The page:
Green Firms Get Fed Cash, Give Execs Bonuses, Fail
Watchdog: 20 green energy firms that got fed cash are in trouble.
March 6, 2012 — -- President Obama's Department of Energy helped finance several green energy companies that later fell into bankruptcy -- but not before the firms doled out six-figure bonuses and payouts to top executives, a Center for Public Integrity and ABC News investigation found.
Take, for instance, Beacon Power Corp., the second recipient of an Energy Department loan guarantee in 2009. In March 2010, the Massachusetts energy storage company paid cash bonuses of $259,285 to three executives in part due to progress made on the $43 million energy loan, Securities and Exchange Commission records show. Last October, Beacon Power filed for Chapter 11 bankruptcy.
EnerDel, maker of lithium-ion battery systems, landed a $118.5 million energy grant in August 2009. About one-and-a-half years later, Vice President Joe Biden toured a company plant in Indiana and heralded its taxpayer-supported expansion as one of the "100 Recovery Act Projects That Are Changing America."
Two months after Biden's visit, EnerDel corporate parent Ener1 paid $725,000 in bonuses to three executives -- including $450,000 to then-CEO Charles Gassenheimer, who led Biden on the tour. This January, Ener1 filed for Chapter 11 bankruptcy protection.
At least two other firms that benefited from Energy Department funding -- one a $500,000 grant, the other a $535 million loan guarantee -- handed out hefty payouts to executives and later went bankrupt.
The Department of Energy, asked about the payments examined by the Center and ABC, said it is troubled by the practice and intends to convey that message to loan recipients.
"We don't begrudge companies or their executives for their success, but it is irresponsible for executives to be awarded bonus compensation when their workers are losing their jobs," said department spokeswoman Jen Stutsman. "We take our role as stewards of taxpayer dollars very seriously, and as such, we will make clear to loan recipients our view that funds should not be directed toward executive bonuses when the rest of the company is facing financial difficulty."
The bonuses and bankruptcies come against a growing wave of trouble for companies financed with Energy Department dollars. Of the first 12 loan guarantees the department announced, for instance, two firms filed for bankruptcy, a third has faced layoffs and a fourth deal never closed.
The nonprofit Citizens Against Government Waste counts nearly 20 energy companies that have gotten federal loan guarantees or grants that have run into financial trouble ranging from layoffs to losses to bankruptcies. An outside consultant hired by the White House said the Energy Department's loan pool includes $2.7 billion in potentially risky loans and suggests the agency hire a "chief risk officer" to help minimize problems.
To watchdogs, the pattern of firms awarding bonuses only to file for bankruptcy raises questions about how well the Energy Department chose its winners, and how thoroughly it kept an eye on them once selected.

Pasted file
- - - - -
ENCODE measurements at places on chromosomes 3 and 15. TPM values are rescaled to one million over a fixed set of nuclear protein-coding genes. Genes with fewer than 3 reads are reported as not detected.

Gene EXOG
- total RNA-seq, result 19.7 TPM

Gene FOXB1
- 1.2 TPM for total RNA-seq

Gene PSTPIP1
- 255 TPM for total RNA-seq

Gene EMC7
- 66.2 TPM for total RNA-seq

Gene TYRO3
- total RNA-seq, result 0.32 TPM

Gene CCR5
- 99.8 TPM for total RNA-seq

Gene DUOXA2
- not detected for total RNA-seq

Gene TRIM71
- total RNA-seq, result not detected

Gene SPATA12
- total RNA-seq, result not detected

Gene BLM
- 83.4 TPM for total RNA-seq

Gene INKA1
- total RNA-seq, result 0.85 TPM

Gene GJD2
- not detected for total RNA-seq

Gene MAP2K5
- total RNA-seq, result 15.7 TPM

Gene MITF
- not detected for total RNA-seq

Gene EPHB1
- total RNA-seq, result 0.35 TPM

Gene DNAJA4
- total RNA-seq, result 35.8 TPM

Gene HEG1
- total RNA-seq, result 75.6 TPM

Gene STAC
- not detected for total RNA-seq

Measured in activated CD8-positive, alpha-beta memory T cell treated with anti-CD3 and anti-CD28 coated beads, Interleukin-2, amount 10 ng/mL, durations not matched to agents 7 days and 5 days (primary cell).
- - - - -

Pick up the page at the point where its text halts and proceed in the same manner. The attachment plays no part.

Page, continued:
"Giving a bonus to the executives under these circumstances is rewarding failure with our money with no chance of getting it back," said Leslie Paige, spokeswoman for the nonpartisan Citizens Against Government Waste.
"Taxpayers need some representation here. They didn't really get it."
The setbacks have sharpened the focus on the president's environmental mission, already under scrutiny following the collapse of Solyndra Inc., the first recipient of an Obama green energy loan.
Yet, not long after, the company's momentum suddenly halted.
Last August, SpectraWatt filed for Chapter 11 bankruptcy protection.
"It all happened so quickly," Richard J. Haug, SpectraWatt's President and COO, said in an interview. The company's innovative technology, he said, butted up against changing market and pricing conditions, competition from the Chinese -- and the fact that some early investors did not follow through.
"They couldn't locate any new money," he said. "It was very disappointing."
While the DOE's early grant supported research and development, Haug said, a later funding request was denied. Last March, he said, the company laid off its workforce and effectively shut down. "It became increasingly difficult for us to make any more money. By the end of 2010 we basically dropped down to a cash level … that by March we would be out of business," Haug said.
In March, the big payouts began. Five company executives, including Haug, received six-figure payments in late March or early April 2011, bankruptcy records show. The five "insider payments" totaled more than $745,000.
Haug said the payouts were not bonuses, but accrued vacation and pay for executives that had been spelled out in severance agreements. "There were no golden parachutes," he said. "This was a very straightforward very honest group of people. I'd go to work with them again anytime."
Energy officials noted that their early investment in SpectraWatt was relatively small compared to other project financing. Late last year, the company held auctions to sell off its plant and property.
In recent weeks, several other companies backed by DOE dollars have encountered deep financial woes.
At least six Energy Department loan and grant recipients -- from electric car maker Fisker Automotive to electric-car battery maker A123 Systems to Colorado-based Abound Solar -- have laid off workers or suffered financial woes. Those setbacks come on top of the companies that have already filed for bankruptcy.
Administration officials, from Obama on down, say they continue to support the green energy mission. "There were going to be some companies that did not work out," Obama told reporters in October, after Solyndra's meltdown. "All I can say is the Department of Energy made these decisions based on their best judgments."
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